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Values in Context

Photo by Ian Schneider on Unsplash

Greg Andrews was a contingent instructor in the Information Technology program. With 30 years of experience in designing IT systems, he had seen the good and bad uses of technology. His course was focused on the human dimensions of IT.

At the beginning of the semester, Andrews asked his students to rank order their top five personal values from a list he provided. Then he asked students to survey ten friends or family members to see which values they picked.

Andrews used the exercise to make the point that the design of IT systems should start by understanding societal values as they relate to the systems that students will eventually help design.

Next, Andrews described the concept of data trusts, a legal framework for managing shared data and the associated concerns for things like privacy, confidentiality, and security. “You are asked to design a data trust for an employer consortium that is interested in college graduates’ decisions when selecting an employer. Your task is to choose the specific values that you want to evaluate to include in the data trust. Use the survey data you collected as one source of insight for this assignment. But you can also go beyond those values as well.”

When the students compiled their work, Andrews was surprised by the results. The data trust items did not match up with the earlier compilation of the students’ personal values. When students made personal value selections, they tended to select societal values such as equality, human dignity, justice, tolerance, etc. These were what they said were important to them. But when they chose the values for the job selection data trust, they looked very different. Factors such as personal growth, opportunity, acceptance, and security were selected. Other values such as locational comfort, pay for worth, and organizational culture were also on the list. The context of the situation changed the value assessments.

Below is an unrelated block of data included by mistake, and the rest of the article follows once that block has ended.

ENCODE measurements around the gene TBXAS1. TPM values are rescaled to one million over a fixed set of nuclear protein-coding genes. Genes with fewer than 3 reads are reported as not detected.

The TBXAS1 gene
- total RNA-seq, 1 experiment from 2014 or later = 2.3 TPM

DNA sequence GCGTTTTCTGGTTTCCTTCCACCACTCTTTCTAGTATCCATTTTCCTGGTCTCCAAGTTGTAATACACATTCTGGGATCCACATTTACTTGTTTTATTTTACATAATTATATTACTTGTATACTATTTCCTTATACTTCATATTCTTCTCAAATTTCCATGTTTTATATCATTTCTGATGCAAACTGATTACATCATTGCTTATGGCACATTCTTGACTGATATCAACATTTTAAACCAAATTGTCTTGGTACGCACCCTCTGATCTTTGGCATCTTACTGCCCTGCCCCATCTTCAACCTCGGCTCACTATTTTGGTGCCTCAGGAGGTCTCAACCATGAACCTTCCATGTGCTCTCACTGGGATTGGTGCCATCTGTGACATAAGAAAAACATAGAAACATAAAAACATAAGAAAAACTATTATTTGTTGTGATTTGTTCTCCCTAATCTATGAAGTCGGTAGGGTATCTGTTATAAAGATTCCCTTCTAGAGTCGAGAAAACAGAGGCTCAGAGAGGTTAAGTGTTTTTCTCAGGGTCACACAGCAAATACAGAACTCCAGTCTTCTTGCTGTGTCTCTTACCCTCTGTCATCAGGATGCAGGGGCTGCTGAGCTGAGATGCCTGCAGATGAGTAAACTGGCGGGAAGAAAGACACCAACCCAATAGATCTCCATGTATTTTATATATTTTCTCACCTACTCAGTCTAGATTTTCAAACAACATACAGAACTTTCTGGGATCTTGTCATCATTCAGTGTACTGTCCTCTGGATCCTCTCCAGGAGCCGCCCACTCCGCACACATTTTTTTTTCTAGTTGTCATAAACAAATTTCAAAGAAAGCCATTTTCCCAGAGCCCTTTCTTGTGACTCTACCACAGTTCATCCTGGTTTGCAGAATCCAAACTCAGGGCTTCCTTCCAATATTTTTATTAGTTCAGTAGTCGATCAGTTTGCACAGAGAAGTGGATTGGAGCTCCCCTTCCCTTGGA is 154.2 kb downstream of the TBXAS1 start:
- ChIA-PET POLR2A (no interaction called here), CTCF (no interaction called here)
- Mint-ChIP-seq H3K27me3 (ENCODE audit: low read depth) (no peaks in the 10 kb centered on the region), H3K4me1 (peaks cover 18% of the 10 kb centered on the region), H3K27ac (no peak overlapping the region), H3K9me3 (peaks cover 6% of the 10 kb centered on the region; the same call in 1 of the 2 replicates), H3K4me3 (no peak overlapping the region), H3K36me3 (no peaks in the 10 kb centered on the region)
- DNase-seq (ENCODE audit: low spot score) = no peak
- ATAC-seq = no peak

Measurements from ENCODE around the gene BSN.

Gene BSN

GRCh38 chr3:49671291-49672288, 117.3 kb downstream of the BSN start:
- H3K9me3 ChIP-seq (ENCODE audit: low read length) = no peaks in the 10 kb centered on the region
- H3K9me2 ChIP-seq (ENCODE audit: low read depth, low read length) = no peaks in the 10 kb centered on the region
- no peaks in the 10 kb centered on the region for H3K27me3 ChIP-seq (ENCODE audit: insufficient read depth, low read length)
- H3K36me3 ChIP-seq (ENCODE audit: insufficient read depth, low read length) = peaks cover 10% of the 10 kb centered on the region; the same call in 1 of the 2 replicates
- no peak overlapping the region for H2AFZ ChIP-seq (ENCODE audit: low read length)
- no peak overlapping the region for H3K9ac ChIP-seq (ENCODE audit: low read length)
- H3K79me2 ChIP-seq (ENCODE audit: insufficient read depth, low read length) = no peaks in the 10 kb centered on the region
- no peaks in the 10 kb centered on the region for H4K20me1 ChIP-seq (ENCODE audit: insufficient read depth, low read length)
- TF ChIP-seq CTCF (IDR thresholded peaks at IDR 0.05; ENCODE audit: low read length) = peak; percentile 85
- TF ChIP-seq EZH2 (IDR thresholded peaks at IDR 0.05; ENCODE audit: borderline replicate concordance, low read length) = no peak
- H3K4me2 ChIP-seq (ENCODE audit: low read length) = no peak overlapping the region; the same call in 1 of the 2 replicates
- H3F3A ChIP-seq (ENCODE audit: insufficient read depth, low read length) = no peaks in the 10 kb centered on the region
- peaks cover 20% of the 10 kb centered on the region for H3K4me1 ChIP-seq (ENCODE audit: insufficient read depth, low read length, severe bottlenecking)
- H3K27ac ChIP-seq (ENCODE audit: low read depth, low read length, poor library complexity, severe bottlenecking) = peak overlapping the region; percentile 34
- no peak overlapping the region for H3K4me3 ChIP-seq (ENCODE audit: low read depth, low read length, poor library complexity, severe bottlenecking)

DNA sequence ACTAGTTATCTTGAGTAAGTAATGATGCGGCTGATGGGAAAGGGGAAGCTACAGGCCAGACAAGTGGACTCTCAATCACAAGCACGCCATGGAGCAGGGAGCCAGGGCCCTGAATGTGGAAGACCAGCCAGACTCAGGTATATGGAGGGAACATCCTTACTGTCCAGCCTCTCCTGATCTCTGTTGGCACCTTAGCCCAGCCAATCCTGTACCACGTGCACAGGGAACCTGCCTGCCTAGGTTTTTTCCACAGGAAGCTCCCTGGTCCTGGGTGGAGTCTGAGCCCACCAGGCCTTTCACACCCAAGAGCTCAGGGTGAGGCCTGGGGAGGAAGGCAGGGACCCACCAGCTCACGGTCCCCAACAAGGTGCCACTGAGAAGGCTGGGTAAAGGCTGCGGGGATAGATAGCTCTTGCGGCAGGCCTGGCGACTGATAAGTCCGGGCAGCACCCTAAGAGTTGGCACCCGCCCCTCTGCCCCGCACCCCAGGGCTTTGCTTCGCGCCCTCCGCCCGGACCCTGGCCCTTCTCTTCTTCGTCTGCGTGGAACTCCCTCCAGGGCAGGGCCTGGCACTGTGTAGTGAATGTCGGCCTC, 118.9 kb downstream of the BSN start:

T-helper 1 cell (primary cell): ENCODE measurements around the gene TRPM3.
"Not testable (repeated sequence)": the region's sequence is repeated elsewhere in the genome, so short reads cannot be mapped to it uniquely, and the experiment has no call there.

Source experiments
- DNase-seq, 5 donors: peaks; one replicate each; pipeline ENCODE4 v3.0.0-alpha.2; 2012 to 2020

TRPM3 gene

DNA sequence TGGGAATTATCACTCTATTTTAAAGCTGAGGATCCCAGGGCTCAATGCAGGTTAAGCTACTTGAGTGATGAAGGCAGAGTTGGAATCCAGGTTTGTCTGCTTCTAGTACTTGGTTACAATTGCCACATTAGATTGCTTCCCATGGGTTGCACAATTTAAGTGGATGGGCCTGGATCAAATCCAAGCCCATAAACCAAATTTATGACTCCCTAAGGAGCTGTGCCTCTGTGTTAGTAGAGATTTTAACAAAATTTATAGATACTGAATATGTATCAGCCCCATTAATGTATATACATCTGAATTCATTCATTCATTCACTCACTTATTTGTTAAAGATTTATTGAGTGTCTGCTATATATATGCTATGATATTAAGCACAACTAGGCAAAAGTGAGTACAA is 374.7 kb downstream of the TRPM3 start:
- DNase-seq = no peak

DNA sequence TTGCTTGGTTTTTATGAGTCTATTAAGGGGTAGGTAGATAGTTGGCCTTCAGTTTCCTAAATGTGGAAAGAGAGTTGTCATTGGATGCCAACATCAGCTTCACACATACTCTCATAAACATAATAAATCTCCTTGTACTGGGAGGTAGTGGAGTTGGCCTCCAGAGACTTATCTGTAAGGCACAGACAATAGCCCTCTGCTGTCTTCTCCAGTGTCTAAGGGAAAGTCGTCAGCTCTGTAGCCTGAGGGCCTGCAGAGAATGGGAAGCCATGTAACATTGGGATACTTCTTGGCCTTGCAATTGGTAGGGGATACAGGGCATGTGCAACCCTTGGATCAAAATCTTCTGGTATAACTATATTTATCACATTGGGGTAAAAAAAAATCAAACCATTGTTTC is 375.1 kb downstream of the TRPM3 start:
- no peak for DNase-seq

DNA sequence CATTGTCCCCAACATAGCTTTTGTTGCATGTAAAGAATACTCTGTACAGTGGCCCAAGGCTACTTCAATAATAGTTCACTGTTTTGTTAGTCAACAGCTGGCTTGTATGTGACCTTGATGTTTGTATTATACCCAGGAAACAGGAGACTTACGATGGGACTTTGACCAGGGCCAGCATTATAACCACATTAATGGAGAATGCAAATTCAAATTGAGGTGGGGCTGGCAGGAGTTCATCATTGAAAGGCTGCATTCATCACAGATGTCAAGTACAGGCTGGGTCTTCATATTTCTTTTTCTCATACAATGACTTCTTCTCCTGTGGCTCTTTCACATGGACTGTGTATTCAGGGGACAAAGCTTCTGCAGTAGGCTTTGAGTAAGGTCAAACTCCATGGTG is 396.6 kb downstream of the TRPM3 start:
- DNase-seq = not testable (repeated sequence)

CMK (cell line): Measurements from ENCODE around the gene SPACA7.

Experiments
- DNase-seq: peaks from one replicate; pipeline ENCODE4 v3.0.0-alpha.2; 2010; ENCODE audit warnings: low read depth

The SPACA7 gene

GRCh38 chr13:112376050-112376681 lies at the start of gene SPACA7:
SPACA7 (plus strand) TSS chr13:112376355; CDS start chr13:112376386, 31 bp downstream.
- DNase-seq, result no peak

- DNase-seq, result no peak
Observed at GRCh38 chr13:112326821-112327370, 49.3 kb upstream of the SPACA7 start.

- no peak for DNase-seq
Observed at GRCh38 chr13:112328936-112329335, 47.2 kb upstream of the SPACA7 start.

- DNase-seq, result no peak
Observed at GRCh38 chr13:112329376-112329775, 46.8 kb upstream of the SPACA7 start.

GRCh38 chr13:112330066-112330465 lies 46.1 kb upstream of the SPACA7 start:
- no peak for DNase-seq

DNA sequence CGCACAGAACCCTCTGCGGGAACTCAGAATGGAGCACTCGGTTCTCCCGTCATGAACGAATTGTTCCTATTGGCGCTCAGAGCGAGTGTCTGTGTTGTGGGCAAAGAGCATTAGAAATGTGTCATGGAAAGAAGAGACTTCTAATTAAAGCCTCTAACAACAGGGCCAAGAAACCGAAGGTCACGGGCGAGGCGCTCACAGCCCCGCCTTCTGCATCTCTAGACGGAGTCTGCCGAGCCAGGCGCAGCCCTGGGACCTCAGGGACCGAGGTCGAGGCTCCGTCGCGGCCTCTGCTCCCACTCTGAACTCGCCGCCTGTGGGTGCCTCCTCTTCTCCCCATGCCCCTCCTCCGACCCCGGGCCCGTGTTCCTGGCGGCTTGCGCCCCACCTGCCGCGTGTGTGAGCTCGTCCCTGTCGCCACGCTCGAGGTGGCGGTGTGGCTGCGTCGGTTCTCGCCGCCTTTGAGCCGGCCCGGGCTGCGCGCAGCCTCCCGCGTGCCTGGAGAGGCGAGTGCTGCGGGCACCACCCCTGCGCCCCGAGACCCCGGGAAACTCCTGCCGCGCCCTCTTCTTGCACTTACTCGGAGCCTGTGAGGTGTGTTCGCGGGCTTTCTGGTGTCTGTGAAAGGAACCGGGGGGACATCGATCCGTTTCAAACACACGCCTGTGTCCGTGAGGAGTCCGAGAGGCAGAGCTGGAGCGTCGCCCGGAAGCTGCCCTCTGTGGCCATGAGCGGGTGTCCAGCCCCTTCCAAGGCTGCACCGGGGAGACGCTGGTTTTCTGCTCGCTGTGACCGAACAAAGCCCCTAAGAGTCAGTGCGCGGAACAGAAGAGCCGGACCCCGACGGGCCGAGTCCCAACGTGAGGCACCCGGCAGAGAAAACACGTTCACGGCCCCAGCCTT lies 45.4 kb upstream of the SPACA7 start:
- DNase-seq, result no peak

Andrews showed his students the differences in what they said the most valued and the values they represented in the data trust. He asked them to help him understand how to reconcile the differences.

At the end of the class, Andrews concluded by sharing the concepts of necessary and sufficient conditions. The values the students considered in their data trust were what students thought were necessary for them to accept a job offer. But these necessary conditions only tell part of the story. Long term, people opt for employers where not only their necessary values are met, but also their personal values, the sufficient condition.

“When you are designing a system, you need to consider both necessary and sufficient values. The specific context of the discussion will lead to a dominance of necessary values. But you must also consider the sufficient values that don’t depend upon context.”

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“The better we understand how identities and power work together from one context to another, the less likely our movements for change are to fracture.” – Kimberle Williams Crenshaw (Civil Rights advocate)

This post is part of our “Think About” education series. These posts are based on composites of real-world experiences, with some details changed for the sake of anonymity. New posts appear on Wednesdays.